The sun is about to set in Sunda village in Kishanganj block of Baran district that lies in southeast Rajasthan, on the border with Madhya Pradesh. A group of men and women dig the earth with spades on a small plot at one end of the village. They are Sahariyas, categorised by the government as a ‘primitive’ tribal group, hard at work on a self-initiated special project: A grain bank for their community.
The elders in the group describe why these families decided to do ‘shram daan’, volunteer and pool their labour, to build this grain bank. “It will enable us to not only guard against hunger but also give us freedom to choose our livelihood,” says Gyarsi Bai Sahariya, who works with the Jagrut Mahila Manch, a local non-government organisation, to organise tribal women in Baran. “Once it is there, we will neither have to worry about irregularities in public rations, nor will we have to depend for food on rich landlords,” she adds.
Gyarsi Bai, 49, was born into a poor landless family in Faldi village, a few kilometres from Sunda. She became active in organising the Sahariyas, especially women, after she came into contact with Charumitra Mehru and Moti Lal, activists of the Lok Jumbish programme, in 1992. She joined them in encouraging her community women to send girls to school.
Over the years she has mobilised Sahariyas to fight for their dues under the public ration system and mobilised them to join campaigns for Right to Information and employment guarantee. “Because many of us did not go to school, landlords try to cheat us out of our rights and our land. Even to get ration cards we have to sit in ‘dharnas’ (sit-in protest) in Jaipur and Beawar,” says Gyarsi Bai, who led community meetings in Sunda to plan the building of the grain bank.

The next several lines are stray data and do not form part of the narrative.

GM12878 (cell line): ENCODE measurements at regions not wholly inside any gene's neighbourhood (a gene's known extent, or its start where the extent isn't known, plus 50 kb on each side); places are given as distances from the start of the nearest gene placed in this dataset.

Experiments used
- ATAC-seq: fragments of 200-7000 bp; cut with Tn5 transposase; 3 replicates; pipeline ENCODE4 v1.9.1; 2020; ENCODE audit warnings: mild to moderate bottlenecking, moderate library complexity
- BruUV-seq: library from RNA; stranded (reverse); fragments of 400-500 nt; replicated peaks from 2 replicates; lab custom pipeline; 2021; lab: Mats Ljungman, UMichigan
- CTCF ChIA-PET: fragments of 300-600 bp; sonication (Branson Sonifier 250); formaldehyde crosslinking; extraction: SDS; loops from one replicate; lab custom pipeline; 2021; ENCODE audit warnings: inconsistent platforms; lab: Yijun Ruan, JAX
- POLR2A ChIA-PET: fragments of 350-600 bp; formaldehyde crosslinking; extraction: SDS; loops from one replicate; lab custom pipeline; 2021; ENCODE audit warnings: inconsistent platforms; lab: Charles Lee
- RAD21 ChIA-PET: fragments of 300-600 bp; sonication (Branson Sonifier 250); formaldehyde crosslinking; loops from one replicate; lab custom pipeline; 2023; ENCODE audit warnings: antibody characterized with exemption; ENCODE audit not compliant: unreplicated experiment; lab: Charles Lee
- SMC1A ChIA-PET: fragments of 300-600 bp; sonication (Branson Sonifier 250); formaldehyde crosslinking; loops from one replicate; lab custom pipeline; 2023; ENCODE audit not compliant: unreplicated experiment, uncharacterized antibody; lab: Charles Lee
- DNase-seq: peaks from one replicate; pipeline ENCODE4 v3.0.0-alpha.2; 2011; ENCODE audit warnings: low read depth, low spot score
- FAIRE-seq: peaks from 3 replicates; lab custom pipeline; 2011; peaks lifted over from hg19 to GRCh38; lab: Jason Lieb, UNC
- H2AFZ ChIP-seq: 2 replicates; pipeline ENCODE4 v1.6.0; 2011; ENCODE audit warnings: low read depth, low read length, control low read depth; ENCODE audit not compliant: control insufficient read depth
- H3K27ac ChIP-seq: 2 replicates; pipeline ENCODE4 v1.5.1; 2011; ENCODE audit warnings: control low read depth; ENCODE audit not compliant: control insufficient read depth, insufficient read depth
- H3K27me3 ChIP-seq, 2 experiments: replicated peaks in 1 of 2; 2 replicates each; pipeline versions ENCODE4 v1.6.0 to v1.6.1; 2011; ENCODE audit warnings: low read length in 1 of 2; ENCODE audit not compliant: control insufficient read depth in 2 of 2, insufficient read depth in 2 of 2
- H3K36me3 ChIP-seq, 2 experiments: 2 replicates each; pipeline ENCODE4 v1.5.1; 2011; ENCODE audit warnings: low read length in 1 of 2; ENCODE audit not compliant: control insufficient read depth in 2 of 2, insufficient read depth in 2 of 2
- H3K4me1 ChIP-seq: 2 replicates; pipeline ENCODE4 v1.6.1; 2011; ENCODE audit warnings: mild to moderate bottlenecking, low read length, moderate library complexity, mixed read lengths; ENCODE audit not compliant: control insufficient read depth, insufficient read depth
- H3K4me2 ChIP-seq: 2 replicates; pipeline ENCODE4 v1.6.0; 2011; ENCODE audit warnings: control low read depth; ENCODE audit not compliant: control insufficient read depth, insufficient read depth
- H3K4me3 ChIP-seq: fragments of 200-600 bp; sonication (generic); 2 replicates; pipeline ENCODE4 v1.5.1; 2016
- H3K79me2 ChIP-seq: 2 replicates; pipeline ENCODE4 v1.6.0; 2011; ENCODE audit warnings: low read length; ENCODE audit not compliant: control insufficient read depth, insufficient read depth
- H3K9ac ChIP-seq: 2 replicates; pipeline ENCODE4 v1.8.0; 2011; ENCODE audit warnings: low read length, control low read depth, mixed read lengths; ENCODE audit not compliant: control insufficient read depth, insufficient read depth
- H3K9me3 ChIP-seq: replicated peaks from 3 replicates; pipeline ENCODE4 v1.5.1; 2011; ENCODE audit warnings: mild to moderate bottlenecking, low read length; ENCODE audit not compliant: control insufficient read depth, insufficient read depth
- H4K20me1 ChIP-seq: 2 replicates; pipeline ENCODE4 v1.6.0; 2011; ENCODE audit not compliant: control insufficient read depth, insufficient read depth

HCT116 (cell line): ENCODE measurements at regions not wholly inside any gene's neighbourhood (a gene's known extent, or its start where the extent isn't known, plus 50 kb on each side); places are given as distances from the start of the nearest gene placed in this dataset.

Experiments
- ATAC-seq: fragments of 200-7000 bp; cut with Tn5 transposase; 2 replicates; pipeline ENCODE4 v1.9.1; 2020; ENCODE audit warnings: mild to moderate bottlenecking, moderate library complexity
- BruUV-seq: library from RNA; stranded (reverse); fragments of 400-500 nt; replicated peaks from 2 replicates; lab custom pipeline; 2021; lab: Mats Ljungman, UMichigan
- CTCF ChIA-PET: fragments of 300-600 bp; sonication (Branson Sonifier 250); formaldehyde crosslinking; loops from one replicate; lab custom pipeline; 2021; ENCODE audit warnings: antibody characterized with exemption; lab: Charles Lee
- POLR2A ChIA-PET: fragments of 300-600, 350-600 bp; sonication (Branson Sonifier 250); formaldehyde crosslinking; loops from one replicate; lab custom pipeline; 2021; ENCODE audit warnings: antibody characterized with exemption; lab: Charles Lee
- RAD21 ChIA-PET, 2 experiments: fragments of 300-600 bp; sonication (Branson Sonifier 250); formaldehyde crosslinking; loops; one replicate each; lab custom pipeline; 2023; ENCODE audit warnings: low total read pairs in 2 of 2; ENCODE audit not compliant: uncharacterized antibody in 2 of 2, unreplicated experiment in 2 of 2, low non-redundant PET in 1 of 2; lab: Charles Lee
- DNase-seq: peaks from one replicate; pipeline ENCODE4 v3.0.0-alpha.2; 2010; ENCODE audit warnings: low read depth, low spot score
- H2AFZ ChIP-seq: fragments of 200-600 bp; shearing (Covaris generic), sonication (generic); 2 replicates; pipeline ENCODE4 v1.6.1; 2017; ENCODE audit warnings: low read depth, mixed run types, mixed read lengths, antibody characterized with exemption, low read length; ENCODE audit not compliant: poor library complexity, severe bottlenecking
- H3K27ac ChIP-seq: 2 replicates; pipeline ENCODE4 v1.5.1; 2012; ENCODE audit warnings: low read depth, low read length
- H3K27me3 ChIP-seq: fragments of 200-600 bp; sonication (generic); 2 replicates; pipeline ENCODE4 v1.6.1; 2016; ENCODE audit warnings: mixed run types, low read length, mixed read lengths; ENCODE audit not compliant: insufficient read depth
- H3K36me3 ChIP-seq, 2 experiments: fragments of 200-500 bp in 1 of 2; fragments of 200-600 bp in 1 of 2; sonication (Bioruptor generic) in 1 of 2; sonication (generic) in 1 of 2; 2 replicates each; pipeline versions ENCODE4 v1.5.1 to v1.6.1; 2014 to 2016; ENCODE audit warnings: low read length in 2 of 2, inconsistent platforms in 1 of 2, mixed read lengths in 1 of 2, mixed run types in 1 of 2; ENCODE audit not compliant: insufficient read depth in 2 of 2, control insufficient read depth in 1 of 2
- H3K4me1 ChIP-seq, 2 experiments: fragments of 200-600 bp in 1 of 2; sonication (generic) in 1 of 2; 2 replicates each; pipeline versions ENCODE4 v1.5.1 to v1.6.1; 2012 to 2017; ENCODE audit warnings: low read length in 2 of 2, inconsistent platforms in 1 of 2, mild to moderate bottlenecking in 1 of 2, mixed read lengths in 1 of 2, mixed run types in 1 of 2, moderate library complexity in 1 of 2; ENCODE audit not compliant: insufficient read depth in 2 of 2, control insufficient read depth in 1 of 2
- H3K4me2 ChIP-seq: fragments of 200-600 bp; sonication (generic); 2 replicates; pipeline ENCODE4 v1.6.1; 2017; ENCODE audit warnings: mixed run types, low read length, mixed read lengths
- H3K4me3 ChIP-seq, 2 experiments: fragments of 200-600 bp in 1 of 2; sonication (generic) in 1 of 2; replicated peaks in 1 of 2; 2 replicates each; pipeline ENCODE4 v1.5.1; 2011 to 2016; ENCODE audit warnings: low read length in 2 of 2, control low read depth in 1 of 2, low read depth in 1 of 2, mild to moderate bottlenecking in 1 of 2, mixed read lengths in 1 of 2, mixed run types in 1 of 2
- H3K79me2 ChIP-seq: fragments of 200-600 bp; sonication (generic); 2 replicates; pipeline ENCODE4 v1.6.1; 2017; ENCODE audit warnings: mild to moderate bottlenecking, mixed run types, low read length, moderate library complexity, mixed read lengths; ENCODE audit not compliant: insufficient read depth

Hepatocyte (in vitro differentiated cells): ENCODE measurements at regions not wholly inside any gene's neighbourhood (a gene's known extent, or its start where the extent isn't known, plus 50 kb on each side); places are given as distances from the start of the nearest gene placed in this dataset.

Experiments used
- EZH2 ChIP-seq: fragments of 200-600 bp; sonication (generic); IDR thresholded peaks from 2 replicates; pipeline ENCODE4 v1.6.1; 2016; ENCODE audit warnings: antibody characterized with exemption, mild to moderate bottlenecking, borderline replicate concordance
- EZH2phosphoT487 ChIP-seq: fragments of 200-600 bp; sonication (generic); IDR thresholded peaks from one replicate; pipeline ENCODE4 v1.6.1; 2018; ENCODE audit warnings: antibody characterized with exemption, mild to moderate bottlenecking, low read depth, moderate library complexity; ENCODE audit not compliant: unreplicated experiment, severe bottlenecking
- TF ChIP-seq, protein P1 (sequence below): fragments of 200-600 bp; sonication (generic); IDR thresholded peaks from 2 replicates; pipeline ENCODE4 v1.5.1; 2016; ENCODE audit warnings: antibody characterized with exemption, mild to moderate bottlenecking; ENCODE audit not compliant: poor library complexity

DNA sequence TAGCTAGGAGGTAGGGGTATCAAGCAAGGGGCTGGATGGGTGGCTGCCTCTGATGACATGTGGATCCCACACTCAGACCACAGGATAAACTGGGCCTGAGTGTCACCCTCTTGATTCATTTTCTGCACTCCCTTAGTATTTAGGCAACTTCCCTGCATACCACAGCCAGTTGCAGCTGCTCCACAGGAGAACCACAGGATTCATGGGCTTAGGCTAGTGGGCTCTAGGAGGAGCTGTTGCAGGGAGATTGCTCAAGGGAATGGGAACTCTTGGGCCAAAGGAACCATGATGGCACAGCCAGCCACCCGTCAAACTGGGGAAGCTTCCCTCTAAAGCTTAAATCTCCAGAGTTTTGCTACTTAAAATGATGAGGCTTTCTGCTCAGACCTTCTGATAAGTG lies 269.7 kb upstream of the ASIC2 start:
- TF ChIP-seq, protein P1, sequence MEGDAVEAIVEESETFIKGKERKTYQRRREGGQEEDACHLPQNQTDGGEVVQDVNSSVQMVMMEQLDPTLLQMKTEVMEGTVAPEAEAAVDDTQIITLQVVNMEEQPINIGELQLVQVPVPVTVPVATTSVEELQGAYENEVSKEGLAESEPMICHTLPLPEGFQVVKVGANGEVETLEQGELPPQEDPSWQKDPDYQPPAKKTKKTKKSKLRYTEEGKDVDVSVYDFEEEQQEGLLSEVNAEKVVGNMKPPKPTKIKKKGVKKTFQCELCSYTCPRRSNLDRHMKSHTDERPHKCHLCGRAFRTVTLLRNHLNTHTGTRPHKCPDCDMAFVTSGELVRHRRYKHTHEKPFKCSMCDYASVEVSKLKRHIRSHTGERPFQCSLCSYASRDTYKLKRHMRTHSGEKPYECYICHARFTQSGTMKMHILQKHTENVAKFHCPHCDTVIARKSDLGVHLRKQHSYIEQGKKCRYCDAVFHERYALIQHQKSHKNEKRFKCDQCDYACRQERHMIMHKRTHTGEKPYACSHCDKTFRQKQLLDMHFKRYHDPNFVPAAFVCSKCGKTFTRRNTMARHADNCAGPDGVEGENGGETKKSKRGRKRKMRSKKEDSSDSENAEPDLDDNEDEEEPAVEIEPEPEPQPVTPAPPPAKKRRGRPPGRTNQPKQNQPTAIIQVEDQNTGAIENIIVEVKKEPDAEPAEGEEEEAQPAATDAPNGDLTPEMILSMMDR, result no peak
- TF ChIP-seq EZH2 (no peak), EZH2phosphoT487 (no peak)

Baran district, and particularly the Sahariya families living here – concentrated largely in the two blocks of Kishanganj and Shahabad – have come to national attention because of several hunger deaths over the last 12 years. The death of 47 Sahariyas because of starvation during the 2001 drought even triggered a Public Interest Litigation (PIL) in the Supreme Court on the right to food. Hunger deaths have been reported as recently as in 2004 and again three years ago in 2009.
It’s not like Baran is a completely arid area. In fact, the land here is fertile and supports two to three crops a year – mustard, cotton, wheat, or gram. More than tough terrain or harsh climatic conditions, it is the Sahariyas’ landlessness and feudal relations with primitive methods of production prevalent in these parts that have made them vulnerable to poor nutrition and starvation.
Sahariyas have been the focus of several government schemes since the 1960s but most are patchily implemented. They lost their traditional access to timber, gum, and mahua over time as large swathes of the deciduous forests in Baran disappeared. Of 1,030 land claims submitted in Kishanganj and Shahabad blocks since the Forest Rights Act 2006 came into force, the government has distributed land in 354 cases, a little over a third.
“Traditionally, we were not agriculturists. Over the years, we lost whatever small landholdings we had, to rich local landlords,” explains Gyarsi Bai, describing how Jat and Sikh landowners, who migrated to Baran from Punjab in the 1970s, gradually consolidated landholdings there. Hundreds of Sahariya families now work as ‘halis’, or bonded labourers, for the same landlords. They have worked without wages for years, in some instances over two and three generations.